The Sami: The Reindeer Herders of the North

Michael Wandel, Staff Writer

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In the cold north of Scandinavia, and the Karelian peninsula of Russia, lives an ancient people whose traditions can be traced back to the ice age. These people are the Sami. Nature is a large part of their culture, and like the native americans, they have many words for natural occurrences like winter or spring. The land in which Sami inhabit today is called Sapmi or Sameland.

Scientists have been debating where the Sami originated from for decades. Whether they originated in Europe or migrated to Scandinavia from Asia, scientists cannot be one-hundred percent sure where they came from. Their language is even distinct from the other Finno-Ugric peoples’ and the Indo Europeans’. Their culture is very similar to that of the natives of North America, emphasizing an importance in nature and the disregard for the “ownership of land”. However, the Sami are also updating to modern technology, in order to be a part of the modern world. Some Sami have forgotten the reindeer herding ways of their ancestors, yet some are sticking to their old traditions.

To this day herds of reindeer are being hunted by groups of Sami. The Sami also breed the reindeer. they follow the reindeer across the icy tundra of northern Scandinavia. Reindeer hunting and herding began in the 17th century, when the the Russians, Swedes, and Danes were fighting for control of Finland and Northern Scandinavia. These Govts taxed the Sami, but the Sami had no money to pay these taxes. So in order to pay the taxes, the Sami had to give reindeer herds and meats to pay. To meet up with the large taxes the Sami had to take up reindeer hunting and herding.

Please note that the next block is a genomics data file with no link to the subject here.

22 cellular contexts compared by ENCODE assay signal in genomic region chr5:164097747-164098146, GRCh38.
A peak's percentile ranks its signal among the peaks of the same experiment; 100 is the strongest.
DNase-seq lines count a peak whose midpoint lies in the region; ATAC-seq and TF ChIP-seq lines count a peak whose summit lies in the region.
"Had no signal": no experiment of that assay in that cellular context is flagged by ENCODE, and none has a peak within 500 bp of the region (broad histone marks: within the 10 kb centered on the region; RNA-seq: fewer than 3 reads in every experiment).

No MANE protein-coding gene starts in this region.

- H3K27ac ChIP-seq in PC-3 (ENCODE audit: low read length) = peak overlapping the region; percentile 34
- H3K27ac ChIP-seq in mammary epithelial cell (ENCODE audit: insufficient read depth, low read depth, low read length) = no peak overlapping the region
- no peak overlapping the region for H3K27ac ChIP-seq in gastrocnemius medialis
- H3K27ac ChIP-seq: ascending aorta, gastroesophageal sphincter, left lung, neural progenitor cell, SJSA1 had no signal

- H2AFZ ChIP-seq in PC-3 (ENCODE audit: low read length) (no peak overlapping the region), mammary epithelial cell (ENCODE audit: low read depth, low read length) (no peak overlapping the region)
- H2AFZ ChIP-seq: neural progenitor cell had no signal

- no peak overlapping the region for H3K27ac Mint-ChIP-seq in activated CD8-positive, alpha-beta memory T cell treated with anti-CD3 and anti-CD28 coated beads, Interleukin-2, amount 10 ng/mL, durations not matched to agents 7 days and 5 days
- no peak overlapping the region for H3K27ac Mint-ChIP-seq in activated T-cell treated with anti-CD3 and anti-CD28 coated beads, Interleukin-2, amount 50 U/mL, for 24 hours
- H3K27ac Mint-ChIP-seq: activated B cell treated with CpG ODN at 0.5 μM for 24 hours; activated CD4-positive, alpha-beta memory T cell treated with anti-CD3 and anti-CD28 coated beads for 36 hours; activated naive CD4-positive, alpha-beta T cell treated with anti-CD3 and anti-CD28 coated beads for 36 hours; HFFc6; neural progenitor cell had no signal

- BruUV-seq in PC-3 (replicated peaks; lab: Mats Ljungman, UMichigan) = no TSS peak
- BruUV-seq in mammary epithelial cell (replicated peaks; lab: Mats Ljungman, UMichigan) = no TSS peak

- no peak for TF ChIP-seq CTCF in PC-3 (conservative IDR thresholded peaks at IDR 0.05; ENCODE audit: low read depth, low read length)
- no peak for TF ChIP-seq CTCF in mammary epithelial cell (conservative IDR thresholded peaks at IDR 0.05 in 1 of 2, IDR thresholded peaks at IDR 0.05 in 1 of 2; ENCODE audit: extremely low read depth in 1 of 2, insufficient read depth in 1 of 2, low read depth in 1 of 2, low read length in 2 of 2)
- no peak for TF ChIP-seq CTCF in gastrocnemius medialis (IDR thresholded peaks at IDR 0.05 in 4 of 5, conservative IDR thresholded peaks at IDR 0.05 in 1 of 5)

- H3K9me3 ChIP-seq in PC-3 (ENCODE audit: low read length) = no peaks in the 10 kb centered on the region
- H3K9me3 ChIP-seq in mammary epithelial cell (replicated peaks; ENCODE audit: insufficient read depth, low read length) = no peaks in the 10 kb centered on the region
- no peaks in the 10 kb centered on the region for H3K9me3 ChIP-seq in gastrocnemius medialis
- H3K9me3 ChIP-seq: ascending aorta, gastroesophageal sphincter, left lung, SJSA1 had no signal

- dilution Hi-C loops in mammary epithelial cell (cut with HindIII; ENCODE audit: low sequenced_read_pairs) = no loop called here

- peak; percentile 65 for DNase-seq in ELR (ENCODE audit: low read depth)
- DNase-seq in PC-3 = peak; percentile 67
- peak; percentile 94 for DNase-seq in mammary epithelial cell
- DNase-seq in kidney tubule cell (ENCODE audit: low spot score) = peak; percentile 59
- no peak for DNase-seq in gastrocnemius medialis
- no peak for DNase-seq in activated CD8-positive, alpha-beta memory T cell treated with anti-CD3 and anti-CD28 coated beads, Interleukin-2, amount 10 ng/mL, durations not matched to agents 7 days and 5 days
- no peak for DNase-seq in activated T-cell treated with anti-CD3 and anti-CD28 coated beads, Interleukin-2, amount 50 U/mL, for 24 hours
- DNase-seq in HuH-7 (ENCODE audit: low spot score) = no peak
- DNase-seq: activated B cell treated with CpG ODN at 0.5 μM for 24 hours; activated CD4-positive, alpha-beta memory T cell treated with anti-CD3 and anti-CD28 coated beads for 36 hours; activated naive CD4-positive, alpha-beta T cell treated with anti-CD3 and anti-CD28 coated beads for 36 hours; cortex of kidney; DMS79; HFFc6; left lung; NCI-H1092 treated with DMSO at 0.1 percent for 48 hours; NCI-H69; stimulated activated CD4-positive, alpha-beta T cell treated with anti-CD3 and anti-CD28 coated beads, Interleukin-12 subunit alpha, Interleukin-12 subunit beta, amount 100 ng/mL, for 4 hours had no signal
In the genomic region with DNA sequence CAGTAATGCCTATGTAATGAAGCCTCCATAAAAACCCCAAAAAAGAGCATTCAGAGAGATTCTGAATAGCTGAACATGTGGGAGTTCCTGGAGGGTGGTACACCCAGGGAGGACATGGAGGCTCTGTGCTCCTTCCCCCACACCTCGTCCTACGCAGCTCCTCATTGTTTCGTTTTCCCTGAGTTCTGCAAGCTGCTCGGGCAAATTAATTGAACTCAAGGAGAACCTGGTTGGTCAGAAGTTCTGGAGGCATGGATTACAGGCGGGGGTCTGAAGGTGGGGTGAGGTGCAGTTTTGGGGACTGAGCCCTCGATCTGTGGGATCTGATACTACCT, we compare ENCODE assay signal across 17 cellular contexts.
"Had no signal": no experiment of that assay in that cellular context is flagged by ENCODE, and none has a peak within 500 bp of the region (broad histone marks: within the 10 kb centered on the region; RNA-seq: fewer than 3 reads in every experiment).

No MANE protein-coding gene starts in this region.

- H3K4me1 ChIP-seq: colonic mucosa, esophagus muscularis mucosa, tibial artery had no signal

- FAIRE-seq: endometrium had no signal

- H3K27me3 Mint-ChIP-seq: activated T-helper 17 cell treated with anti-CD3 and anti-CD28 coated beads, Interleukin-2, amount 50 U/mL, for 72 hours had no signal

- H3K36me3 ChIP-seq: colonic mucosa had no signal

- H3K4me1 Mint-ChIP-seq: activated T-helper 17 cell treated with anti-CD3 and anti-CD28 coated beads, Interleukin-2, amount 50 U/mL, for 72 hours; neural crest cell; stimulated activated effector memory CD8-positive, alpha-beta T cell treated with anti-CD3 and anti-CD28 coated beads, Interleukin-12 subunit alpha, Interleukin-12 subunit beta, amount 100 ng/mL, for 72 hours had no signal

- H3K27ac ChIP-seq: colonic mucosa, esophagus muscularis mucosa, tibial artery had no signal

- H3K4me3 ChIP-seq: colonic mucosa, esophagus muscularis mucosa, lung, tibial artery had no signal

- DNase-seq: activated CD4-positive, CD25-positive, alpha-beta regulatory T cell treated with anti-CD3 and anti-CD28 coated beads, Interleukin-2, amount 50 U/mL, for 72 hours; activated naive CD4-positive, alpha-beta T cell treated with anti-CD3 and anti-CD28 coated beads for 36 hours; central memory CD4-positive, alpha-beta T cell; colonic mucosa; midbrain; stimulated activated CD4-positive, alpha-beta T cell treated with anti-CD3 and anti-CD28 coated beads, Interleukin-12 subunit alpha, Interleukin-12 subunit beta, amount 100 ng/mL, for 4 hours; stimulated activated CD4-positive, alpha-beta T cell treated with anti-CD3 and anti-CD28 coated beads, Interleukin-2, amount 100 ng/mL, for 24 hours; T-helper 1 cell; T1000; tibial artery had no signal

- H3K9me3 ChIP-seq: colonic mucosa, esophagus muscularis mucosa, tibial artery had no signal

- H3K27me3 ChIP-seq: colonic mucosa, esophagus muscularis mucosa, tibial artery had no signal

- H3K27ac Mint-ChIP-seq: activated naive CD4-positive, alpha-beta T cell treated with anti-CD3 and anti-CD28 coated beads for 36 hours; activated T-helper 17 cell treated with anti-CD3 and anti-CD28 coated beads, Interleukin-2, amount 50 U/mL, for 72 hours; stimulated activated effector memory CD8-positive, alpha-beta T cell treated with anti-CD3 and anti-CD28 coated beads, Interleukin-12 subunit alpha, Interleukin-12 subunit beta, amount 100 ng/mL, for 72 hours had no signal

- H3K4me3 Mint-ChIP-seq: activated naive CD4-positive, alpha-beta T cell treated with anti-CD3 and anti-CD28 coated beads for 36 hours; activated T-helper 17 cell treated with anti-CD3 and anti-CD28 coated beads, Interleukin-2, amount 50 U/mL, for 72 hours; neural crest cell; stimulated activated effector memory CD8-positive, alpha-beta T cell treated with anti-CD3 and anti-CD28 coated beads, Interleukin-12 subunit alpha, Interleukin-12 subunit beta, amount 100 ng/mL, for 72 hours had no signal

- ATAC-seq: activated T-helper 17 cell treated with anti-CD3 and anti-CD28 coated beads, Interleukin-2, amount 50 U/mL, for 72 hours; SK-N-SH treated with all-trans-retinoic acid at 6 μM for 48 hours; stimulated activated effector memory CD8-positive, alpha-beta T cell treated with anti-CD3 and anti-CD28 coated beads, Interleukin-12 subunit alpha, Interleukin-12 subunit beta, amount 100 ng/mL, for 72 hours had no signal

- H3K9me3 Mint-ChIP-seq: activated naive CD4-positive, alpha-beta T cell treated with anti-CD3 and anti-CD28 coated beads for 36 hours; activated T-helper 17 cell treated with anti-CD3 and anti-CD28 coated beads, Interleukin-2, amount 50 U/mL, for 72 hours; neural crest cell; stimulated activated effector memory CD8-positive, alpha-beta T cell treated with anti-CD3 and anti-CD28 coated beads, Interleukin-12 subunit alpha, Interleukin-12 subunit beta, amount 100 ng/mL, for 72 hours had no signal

In order for the hunt to done properly two or more families join together in order to follow the reindeer and gain the most hides and meat from them. Hunters must know how reindeer act, the geography of the land and how the seasons change. During the spring and summer the reindeer move inland and during the winter and fall the reindeer move inland. The hunters must move according to the reindeer’s movements. The whole family contributes to the hunt, with fathers and sons going on the hunt, and mothers and daughters make clothing and food out of what the hunters bring back. the Sami live in tepees, similar to native Americans, which consist of animal hides, sticks, leaves and stone. They pack up these tepees as they travel. Yet, as times have gone on the Sami have been forced by the governments that rule them to get rid of their culture and assimilate into their cultures.

The Norwegian, Swedish,Russian and Finnish governments have suppressed the Sami people for hundreds of years. Before they came, the Sami lived in peace. They worshiped nature itself, and had animal spirits involved with their religious beliefs. But, when the Norwegians, Swedes,Russians, and Finnish came they forbid the Sami’s shamin worship and forbade the speaking of the Sami language. They put the Sami on reservations, like what the U.S would do to the native Americans. They put the Sami on reservations and forced them to assimilate into their customs. Only recently have the Sami gained power in their homelands. There are Sami parliaments in Sweden and Norway which represent the Sami people in their governments. Yet, the Sami are still confined to reservations where they can hunt reindeer.

The Sami have survived for thousands of years and their traditions will continue. A long as there are reindeer in Sapmi and there are the Sami, the traditions will continue. I believe that the Sami are one of the most interesting peoples in the world. Their traditions should be preserved for generations to come.


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